To be honest with you my trip to Bangladesh was a long time ago, but I was so amazed by this country that I really want to share with you what I found and learn there. Heading off the beaten track and into a country that doesn’t have an established tourism infrastructure, especially not for foreign tourists. Bangladesh travel is still, in many ways, a journey into the unknown.
I spend a couple of days there and I can tell you it was a really crazy experience. Because of the lack of information about travelling there, back then, I really didn’t know what to expect. In my mind, Bangladesh was something like India, but when I arrive in Dhaka, the country capital city, I discovered that it wasn’t like that at all…
Dhaka, the most crowded city in the world
Dhaka is not a quiet and organised, bursting with people, is a bubbling noisy and chaotic place. Delhi and Mumbai are peace of heaven compared to this city. More than 19.5 million people live there. It is the most densely populated spanning 300 kilometres, that’s more than 23 thousand people per square kilometre. Daily life revolves around the local markets and flows from the boats on Buriganga River, which is heavily polluted with human and factory waste. This picture is not very touristy appealing, but for me was really something that I wanted to see. It’s an overwhelming experience to be in the most crowded city in the world. I learned that every day near 2000 people from all over Bangladesh come to live here. Transportation is a real hell, the cheapest and in a way, the fastest way for transportation is the tricycle rickshaws, which are everywhere. After my first day, Dhaka’s charm starts to slowly reveal itself.
The most interesting and colourful place to visit there was the Old city. The neighbourhood almost has no infrastructure. To be honest, this place is the face of poverty and misery. Some of the locals never been there from ages, only crazy and poor people would consider going there, they say. Knowing me, this was the first place to see.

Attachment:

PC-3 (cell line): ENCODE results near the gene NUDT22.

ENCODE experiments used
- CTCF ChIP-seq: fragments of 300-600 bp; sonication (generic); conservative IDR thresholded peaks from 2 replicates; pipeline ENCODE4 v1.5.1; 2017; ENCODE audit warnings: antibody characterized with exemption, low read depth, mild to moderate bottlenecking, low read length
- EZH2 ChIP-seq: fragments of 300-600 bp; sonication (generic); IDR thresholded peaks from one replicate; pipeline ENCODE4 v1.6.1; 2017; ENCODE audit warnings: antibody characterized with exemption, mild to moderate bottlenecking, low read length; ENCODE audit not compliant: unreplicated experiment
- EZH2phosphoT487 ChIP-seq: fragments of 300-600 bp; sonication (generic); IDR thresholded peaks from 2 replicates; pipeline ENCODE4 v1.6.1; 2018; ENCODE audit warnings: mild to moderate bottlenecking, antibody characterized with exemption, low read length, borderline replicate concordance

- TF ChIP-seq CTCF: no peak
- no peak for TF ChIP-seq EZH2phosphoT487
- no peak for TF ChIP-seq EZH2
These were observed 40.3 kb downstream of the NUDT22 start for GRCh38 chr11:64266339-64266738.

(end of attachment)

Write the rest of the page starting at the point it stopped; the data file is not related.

Many of the British and Mughal era buildings are there, but some of them are facing the risk of being knocked down to be replaced with modern apartment buildings. Old Dhaka is famous for its variety of foods and amicable living of people of all religion in harmony. From my tour there I really learned a lot about the country culture and history. At first, all that you can see there may scare you but actually is curios to sink into this chaotic place.
The green city of Bangladesh – Chittagong
Bangladesh has another face that is more welcoming for the eyes. Chittagong, known as Chattogram in Bengali is the hub of commercial trading and financial centre of the country. This is one of the few cities that lets you eerily enjoy the essence of the scenery from both the plains and also from the awe-inducing mountain tops that stare down at the seas. The city houses a lot of beaches and natural sceneries like Patenga, Inani Beach in Cox’s Bazaar are some of the most popular destinations there.
After the polluted Dhaka, it was really nice to see some beautiful nature and fresh air. Dulhazra Safari Park and Himchori Waterfalls are some of the best eco-tourism places to be there. Near to Chittagong is this amazing fishing port, tourism centre and district headquarters in southeastern Bangladesh – Cox’s Bazaar. Miles of golden sand, towering cliffs, surfing waves, colourful pagodas, Buddhist temples and tribes, delightful seafood — this is Cox’s Bazar, the tourist capital of Bangladesh.
The Bangladesh cuisine
Trying out their cuisine is a must. The seafood there is super popular and delicious. One of the most popular fish to try there is Sutki. Chingri malai curry is the best try among seafood delicacies. You can also enjoy fried fishes and Rohu. A really good delicacy is the local Biriyanis, a typical rice dish whit spicy rice made with meat or fish, rice, potatoes and spices. Bangladeshi biryani is often considered the best in the world.
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